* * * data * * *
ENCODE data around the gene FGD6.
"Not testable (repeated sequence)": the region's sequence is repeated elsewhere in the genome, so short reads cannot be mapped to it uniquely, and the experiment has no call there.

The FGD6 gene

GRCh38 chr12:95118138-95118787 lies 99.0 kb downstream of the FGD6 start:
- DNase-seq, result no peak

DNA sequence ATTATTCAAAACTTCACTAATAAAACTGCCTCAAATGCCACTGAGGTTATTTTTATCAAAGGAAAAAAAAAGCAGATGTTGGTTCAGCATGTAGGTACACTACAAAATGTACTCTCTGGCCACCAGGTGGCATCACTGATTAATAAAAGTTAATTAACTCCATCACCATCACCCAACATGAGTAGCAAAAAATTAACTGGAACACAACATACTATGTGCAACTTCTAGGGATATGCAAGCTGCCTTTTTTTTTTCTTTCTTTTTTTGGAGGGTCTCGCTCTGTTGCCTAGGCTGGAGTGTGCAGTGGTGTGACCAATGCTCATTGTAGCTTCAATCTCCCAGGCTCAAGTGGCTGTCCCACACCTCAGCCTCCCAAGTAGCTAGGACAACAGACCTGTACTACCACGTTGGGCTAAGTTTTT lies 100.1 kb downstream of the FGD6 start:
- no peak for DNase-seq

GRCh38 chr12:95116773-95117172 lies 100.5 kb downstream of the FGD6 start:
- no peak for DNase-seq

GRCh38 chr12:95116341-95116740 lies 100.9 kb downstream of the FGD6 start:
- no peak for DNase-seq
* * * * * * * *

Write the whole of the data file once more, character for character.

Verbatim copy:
ENCODE data around the gene FGD6.
"Not testable (repeated sequence)": the region's sequence is repeated elsewhere in the genome, so short reads cannot be mapped to it uniquely, and the experiment has no call there.

The FGD6 gene

GRCh38 chr12:95118138-95118787 lies 99.0 kb downstream of the FGD6 start:
- DNase-seq, result no peak

DNA sequence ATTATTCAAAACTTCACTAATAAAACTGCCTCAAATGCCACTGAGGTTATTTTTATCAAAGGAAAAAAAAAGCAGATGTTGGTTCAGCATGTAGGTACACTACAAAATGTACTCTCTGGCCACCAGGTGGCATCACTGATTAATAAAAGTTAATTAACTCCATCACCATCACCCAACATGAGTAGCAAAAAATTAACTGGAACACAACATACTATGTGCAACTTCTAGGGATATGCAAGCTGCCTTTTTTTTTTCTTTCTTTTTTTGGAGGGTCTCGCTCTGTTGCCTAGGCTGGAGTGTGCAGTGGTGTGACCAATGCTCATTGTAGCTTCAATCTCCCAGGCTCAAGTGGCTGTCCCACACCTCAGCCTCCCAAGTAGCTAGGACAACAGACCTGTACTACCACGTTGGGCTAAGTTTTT lies 100.1 kb downstream of the FGD6 start:
- no peak for DNase-seq

GRCh38 chr12:95116773-95117172 lies 100.5 kb downstream of the FGD6 start:
- no peak for DNase-seq

GRCh38 chr12:95116341-95116740 lies 100.9 kb downstream of the FGD6 start:
- no peak for DNase-seq